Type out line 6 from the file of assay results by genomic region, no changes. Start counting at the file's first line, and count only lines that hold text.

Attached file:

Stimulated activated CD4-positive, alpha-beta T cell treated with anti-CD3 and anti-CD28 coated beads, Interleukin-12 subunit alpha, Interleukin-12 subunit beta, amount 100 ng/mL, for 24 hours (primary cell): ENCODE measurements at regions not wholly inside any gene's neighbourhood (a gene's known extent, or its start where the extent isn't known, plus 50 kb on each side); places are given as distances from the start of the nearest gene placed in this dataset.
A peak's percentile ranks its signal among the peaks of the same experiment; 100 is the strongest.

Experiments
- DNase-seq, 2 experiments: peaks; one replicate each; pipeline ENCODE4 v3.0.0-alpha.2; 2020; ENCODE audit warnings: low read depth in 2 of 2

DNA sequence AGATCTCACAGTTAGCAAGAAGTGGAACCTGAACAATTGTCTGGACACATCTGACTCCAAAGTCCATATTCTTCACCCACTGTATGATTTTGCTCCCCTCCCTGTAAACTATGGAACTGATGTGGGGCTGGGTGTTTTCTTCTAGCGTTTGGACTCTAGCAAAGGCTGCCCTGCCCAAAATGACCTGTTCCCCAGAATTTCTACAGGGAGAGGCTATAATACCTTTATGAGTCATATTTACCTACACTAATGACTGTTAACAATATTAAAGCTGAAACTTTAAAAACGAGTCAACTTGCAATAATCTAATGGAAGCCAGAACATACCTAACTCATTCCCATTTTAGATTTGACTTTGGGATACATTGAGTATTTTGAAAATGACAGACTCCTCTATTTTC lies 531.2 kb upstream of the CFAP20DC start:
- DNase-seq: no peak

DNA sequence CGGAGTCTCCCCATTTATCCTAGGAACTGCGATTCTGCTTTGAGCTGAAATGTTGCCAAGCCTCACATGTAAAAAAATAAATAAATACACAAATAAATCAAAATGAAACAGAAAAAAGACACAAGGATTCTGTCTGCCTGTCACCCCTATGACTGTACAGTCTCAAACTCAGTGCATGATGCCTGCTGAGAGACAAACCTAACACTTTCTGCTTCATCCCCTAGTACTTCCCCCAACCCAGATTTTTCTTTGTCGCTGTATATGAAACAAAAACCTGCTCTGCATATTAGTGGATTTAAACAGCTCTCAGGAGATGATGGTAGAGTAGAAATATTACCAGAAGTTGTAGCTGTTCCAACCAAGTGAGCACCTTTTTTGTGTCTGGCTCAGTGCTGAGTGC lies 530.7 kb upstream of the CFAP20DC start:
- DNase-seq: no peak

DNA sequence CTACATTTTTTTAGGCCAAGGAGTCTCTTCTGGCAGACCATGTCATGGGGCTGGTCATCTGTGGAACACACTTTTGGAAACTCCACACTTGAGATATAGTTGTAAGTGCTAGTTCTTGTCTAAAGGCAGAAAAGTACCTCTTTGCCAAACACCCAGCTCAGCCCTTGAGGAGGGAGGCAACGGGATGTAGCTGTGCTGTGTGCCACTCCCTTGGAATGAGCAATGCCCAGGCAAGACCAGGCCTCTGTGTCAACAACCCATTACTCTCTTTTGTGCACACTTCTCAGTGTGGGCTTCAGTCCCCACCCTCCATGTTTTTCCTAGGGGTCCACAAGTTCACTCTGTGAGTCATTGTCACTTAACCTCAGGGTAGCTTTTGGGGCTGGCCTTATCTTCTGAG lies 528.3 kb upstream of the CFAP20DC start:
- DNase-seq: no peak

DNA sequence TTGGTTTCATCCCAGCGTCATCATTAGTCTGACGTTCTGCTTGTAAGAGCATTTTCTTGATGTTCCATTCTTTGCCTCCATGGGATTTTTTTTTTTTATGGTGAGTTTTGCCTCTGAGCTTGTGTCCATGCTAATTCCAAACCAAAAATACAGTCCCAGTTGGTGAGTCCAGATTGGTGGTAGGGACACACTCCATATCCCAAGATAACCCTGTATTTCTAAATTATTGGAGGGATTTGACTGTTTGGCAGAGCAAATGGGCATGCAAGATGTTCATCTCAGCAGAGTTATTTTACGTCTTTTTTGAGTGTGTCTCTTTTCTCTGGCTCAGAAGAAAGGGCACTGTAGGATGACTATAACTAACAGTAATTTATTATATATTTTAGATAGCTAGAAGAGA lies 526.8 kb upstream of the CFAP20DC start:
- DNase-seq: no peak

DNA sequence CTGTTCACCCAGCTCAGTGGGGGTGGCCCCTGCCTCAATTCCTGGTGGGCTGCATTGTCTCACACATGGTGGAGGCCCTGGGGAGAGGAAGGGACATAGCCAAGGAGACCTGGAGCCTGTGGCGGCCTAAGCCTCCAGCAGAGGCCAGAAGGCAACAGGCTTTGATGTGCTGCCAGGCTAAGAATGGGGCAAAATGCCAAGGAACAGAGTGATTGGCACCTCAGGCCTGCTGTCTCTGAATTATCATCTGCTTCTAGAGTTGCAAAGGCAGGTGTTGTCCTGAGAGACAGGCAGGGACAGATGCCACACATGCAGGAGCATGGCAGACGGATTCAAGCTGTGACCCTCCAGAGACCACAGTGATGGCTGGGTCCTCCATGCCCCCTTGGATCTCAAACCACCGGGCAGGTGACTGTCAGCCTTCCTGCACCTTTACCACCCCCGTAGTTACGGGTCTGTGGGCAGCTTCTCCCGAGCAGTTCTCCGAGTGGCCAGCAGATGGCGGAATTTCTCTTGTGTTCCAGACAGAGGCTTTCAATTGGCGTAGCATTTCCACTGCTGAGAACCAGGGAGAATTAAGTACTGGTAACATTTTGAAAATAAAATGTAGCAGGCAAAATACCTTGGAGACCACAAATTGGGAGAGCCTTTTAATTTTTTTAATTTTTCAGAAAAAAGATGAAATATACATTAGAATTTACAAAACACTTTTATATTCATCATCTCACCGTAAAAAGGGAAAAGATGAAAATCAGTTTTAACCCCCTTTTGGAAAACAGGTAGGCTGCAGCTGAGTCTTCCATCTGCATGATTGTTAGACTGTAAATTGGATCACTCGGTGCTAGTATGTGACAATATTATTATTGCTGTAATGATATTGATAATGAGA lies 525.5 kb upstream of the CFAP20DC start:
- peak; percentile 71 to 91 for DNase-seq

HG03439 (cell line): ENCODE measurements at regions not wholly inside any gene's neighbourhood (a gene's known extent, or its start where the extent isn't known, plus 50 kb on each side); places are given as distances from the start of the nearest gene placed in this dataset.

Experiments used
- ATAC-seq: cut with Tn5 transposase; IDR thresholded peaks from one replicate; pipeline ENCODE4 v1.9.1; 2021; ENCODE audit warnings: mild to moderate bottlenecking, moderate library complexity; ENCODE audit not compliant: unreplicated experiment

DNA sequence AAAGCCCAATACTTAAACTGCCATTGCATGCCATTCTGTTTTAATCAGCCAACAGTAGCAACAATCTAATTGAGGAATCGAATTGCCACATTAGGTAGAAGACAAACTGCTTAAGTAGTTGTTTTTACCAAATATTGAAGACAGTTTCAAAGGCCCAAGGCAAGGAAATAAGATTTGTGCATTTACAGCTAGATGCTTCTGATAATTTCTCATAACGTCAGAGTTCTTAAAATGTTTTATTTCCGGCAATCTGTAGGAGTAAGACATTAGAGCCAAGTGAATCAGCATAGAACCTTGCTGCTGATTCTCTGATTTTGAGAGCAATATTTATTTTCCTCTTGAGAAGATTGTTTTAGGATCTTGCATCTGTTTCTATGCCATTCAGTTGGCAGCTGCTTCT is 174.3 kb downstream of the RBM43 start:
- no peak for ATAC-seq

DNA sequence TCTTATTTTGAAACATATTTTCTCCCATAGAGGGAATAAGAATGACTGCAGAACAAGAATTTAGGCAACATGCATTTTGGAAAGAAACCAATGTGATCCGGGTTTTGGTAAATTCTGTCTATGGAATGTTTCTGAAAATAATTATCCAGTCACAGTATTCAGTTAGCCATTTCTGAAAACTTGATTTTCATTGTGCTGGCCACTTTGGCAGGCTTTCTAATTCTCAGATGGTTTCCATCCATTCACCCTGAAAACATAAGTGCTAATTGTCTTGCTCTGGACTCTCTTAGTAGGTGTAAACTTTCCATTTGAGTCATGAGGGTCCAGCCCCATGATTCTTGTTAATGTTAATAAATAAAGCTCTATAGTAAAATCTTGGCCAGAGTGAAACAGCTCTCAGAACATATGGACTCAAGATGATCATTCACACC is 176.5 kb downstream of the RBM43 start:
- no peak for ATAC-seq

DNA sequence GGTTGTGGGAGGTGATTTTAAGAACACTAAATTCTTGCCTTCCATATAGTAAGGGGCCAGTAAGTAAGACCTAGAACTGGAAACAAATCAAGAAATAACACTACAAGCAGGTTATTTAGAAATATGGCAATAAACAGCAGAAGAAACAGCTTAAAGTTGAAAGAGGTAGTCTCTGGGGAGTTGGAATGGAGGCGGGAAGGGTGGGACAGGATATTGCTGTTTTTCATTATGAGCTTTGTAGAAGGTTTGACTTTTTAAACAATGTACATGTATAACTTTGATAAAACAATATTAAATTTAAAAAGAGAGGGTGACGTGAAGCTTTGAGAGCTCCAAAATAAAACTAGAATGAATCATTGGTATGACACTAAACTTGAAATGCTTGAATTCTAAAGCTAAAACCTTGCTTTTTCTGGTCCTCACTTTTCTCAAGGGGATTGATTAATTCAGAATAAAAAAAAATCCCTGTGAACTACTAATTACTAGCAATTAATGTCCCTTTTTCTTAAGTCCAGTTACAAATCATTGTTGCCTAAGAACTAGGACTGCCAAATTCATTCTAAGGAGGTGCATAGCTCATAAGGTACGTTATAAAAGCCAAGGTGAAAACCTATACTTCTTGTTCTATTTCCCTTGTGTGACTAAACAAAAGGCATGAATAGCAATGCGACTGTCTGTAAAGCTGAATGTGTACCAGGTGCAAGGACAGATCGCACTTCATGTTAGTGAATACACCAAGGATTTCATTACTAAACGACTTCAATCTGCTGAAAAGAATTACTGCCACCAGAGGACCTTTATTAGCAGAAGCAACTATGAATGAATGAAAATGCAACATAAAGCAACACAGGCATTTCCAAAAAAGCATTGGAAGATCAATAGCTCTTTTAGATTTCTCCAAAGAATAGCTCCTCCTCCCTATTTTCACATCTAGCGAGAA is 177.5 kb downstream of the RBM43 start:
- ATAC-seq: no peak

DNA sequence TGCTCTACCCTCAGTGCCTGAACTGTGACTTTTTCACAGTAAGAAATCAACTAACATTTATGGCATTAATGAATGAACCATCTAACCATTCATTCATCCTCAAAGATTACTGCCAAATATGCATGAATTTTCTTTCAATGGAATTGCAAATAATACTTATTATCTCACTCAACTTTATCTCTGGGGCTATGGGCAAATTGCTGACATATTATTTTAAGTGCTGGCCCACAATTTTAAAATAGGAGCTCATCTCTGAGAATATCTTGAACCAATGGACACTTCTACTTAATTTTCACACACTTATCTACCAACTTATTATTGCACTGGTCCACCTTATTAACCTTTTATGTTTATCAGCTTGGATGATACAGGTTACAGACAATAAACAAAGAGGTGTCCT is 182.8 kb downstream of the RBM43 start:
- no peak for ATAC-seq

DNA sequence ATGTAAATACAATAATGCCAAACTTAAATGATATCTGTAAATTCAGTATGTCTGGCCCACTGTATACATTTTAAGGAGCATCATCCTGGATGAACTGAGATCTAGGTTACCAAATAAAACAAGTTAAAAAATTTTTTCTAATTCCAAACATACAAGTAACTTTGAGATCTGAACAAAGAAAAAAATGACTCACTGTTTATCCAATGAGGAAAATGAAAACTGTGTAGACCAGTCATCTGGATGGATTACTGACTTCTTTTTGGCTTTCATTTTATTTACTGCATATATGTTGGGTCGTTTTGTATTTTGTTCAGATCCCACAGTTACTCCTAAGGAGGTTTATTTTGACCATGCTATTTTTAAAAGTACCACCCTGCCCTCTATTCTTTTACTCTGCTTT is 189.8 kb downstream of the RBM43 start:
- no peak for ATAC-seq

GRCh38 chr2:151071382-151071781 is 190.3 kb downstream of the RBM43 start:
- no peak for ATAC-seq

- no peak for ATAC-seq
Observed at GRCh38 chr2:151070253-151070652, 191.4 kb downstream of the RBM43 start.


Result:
- DNase-seq: no peak